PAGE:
Executive Summary

Leading world economy despite major problems
Despite major problems such as a rapidly aging population and an alarmingly high level of public debt, Japan remains one of the world’s leading economies. Its rate of per capita economic growth is in line with that in the United States or the European Union. Japan provides a high standard of living and safe living conditions for more than 120 million people. Notably, however, disposable incomes have risen little in recent years and real per capita consumption has been flat. In a country once hailed as the epitome of equitable growth, a new precariat has emerged, with 40% of the labor force in non-regular employment.
Rare window of political opportunity
In late 2018, the coalition led by the Liberal Democratic Party had been in power for six years, making it the most stable government in recent Japanese history. It continued to hold a two-thirds majority in both houses of parliament, creating a window of opportunity for decisive political action in Japan such as has rarely been seen in recent decades. It is thus sobering that the Abe government has not made more progress with respect to its two major policy goals – that is, enabling a robust economic upturn, and seeing through the first-ever change to Japan’s postwar constitution.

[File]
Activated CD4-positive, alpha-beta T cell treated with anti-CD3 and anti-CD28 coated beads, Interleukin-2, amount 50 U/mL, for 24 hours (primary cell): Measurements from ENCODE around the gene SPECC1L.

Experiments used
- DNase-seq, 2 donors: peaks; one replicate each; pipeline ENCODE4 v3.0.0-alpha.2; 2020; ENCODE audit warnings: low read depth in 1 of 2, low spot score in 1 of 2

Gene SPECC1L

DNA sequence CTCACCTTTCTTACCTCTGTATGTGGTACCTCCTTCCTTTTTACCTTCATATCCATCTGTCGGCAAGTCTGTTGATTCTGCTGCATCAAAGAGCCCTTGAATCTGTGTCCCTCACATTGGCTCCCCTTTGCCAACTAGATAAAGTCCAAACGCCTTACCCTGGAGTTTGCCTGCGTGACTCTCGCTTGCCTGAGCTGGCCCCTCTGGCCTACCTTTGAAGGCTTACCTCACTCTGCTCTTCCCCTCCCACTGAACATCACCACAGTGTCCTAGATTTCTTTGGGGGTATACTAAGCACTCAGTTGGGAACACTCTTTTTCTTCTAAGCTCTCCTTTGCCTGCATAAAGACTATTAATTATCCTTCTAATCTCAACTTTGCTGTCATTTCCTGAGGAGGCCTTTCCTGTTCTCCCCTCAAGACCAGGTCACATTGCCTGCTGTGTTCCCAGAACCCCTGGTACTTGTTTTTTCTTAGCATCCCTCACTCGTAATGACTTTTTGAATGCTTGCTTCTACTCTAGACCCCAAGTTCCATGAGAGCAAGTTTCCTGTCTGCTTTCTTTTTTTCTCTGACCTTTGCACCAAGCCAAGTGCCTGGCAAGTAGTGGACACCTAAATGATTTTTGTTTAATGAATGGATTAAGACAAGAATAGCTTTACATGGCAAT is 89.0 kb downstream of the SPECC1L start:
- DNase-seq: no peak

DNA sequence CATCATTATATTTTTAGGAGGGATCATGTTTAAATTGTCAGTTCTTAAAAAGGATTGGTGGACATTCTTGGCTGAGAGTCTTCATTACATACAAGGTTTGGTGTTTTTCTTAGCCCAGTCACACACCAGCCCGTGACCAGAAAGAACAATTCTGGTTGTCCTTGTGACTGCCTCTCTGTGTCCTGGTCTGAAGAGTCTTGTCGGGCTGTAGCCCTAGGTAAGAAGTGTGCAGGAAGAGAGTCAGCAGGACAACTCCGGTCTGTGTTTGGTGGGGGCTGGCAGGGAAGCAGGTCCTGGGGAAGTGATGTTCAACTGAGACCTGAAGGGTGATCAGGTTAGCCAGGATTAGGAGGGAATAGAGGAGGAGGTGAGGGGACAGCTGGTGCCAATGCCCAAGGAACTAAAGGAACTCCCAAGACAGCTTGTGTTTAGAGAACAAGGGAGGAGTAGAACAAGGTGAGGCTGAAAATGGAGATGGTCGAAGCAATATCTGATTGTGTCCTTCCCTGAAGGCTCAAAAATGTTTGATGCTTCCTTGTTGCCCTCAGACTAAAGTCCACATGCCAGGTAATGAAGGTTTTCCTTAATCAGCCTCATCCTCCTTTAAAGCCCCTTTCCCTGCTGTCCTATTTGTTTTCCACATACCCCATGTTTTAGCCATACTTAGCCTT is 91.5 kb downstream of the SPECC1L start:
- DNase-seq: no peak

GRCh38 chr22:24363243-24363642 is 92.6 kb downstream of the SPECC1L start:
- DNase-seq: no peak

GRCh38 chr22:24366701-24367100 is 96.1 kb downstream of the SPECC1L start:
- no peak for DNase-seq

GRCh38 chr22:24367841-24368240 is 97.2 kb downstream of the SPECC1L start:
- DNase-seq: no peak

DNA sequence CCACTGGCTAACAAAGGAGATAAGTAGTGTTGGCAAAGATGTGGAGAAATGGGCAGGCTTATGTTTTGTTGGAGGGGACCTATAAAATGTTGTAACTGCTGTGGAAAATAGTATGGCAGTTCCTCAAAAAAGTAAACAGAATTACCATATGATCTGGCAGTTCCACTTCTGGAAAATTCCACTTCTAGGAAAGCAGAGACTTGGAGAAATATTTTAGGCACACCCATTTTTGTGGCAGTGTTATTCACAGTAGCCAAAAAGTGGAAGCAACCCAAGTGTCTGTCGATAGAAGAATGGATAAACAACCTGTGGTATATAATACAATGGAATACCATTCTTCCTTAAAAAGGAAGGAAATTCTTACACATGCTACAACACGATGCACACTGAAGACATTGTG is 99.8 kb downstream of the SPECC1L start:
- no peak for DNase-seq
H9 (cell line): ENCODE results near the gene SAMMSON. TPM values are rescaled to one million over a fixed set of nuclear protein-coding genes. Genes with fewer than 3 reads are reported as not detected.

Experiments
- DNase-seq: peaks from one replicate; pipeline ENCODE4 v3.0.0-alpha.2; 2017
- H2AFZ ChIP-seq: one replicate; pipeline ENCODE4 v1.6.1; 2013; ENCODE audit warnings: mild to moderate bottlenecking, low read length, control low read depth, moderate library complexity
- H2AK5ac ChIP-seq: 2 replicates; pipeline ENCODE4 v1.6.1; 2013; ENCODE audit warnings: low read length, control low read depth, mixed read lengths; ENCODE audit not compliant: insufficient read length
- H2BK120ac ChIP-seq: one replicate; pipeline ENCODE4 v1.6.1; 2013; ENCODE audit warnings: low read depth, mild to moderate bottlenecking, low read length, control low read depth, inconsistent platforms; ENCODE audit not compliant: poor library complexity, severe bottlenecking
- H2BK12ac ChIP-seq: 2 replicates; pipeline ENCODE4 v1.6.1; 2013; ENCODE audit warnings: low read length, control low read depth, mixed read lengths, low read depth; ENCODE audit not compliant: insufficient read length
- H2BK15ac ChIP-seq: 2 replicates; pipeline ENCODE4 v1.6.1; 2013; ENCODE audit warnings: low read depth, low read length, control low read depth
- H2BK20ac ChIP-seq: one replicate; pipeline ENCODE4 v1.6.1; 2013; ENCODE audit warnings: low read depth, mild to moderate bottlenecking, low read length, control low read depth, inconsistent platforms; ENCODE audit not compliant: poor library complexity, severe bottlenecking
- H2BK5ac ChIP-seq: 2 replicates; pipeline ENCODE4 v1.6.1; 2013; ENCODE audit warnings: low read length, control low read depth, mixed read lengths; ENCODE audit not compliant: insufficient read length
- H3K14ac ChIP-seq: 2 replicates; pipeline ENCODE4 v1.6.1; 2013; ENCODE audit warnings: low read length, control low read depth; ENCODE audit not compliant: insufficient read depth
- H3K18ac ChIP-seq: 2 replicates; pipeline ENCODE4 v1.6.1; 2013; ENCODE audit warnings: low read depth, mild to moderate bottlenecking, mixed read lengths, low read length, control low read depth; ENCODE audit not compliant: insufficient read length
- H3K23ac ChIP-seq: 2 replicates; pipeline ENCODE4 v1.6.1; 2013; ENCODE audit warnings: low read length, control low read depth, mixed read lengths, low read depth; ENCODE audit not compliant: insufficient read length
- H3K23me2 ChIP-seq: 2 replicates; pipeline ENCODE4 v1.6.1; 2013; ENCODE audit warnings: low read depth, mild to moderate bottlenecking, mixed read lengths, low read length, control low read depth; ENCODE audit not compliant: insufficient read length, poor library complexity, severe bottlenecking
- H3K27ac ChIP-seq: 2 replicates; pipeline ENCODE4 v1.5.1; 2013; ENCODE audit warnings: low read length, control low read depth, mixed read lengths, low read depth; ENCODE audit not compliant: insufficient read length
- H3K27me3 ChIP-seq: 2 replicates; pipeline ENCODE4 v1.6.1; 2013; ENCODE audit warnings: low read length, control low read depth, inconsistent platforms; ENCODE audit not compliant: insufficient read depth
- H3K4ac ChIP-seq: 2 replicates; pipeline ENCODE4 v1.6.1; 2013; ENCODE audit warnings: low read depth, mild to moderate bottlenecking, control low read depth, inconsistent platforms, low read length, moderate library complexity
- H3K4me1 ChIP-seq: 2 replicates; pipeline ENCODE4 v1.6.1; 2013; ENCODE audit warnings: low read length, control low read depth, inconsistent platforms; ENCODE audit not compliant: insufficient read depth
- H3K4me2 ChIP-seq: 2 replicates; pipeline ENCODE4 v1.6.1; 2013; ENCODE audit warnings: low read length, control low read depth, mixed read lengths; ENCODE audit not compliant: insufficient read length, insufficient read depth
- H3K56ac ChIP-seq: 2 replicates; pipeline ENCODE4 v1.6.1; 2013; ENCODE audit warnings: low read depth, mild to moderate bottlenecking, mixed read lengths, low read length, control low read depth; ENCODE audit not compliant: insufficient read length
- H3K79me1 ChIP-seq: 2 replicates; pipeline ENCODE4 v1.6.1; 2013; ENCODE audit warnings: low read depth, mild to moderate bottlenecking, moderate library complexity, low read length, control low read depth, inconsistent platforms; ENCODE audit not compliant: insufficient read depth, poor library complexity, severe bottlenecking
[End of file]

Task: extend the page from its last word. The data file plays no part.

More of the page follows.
Initial positive effects,
but recovery weak
The initial major economic-stimulus program of 2013 (“Abenomics”) included an aggressive course of monetary easing and additional deficit spending. The short-term effects of this unprecedented policy gamble were positive, but consumption and investment levels have remained anemic, leading to a weak but prolonged recovery. Mild deflation has given way to slight inflation without producing a definitive upswing. The stimulus power of monetary easing now seems to have reached its limits. Key factors behind the stimulus measures’ limited economic impact include the lack of serious structural reforms and the population’s limited purchasing power due to fairly flat growth in real incomes.